It’s important to pay attention to critical variables in coating. When it comes to slot die setup and operation, the variables can be separated into linear variables and cubic variables. As you can imagine, linear variables affect the coating performance some, but the cubic variables have a stronger effect. So what affects coating on this larger scale?
To answer that question, we have to understand how the fluid is being controlled as it passes through the slot die to exit onto the substrate. While the manifold of the slot die distributes the fluid uniformly within the slot die, the lip land and slot die lip gap controls the final fluid flow as it exits the slot die. The key to uniform flow is distribution and stable pressure, velocity, and volumetric flow at exit. The governing equation for flow is shown here:
Where the variables are defined:
ΔP = pressure drop through the slot die
b = slot die lip gap
μ = viscosity
L = lip land length
The slot die lip gap, or feed slot opening, is the only variable to the power of 3. When this variable shifts, the result is your strongest lever of control. The slot die is typically designed as two pieces of metal that are either separated by a body shim or adjusted by lip adjusting bolts working against a hinged lip design.
When the slot die lip gap is reduced, the back pressure increases, the velocity increases, and the cross web caliper control typically improves. You have to be careful with shear sensitive fluids however, and manage the flow control with the rheological properties.
So what does this mean to the slot die operator? It means that a small change goes a long way. If you have a fixed lip slot die that utilizes a body shim to control the fluid flow, then the difference between different body shim thicknesses are compounded by the flow control equation. Many coating trials start with one shim dimension, that if unsuccessful, the engineer wants to change by an order of magnitude. This simple equation shows that the slot die lip gap change (and the subsequent shim thickness) should be shifted slightly to see the effect.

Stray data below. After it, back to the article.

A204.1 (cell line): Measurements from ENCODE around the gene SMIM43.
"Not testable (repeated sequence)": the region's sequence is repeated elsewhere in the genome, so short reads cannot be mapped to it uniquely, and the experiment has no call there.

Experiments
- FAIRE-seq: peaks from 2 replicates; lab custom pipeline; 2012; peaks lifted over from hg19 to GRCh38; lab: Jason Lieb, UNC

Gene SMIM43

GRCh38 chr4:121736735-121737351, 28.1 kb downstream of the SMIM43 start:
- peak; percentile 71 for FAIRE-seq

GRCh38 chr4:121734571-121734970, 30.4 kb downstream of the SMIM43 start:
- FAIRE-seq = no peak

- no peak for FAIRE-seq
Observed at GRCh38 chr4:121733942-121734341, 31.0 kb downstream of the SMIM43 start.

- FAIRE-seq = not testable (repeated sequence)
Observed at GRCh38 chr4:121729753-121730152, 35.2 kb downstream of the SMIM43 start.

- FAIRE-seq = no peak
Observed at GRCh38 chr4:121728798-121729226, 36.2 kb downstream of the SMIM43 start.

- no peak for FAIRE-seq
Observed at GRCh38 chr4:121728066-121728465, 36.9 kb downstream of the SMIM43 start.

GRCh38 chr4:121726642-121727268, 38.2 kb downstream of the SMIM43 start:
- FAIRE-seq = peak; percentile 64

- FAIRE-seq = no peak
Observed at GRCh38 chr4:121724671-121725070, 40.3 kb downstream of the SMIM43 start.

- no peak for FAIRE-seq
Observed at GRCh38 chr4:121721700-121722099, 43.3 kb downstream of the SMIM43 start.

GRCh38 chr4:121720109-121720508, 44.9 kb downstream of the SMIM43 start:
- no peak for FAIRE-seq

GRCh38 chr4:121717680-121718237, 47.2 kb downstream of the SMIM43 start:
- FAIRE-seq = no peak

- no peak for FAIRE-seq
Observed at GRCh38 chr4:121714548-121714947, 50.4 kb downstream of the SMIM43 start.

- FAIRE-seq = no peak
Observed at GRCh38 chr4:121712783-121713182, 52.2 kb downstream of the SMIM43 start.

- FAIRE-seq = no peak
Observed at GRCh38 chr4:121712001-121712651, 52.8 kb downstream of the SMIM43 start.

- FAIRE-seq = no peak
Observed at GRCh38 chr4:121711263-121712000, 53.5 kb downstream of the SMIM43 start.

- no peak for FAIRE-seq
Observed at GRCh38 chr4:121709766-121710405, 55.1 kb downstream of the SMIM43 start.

Similarly, if you are operating a flexible lip slot die, it is important to start with the lip opening at a well tuned opening via feeler gauges and remember that a small adjustment can create a large effect. Typically, an operator is adjusting a flexible lip slot die while watching the results on a gauging system. You need to be careful here, because the response time for the cross-web gauge and the fluid flow control will not be instantaneous. I would caution the slot die operator to make a minor change and then wait for the response to show before chasing the high or low spot in coating.
In the end, if you understand the math behind the fluid flow, you understand the controlling variables that represent the parts of the equipment that control the process. Every little piece of information helps coating and, in this case, some small variable changes can have large effects.
Mark’s first introduction to the world of slot die coating was in 1996, when he was learning the technology at 3M. Today, Mark and Tim Marion own and operate Coating Tech Slot Dies, which supplies precision coating equipment. In addition, CTSD provides education and consultation for improved coating efficiencies and increased coating capability. Mark is a contributing editor to several industry trade journals and a frequent technical presenter at both domestic and international industry events.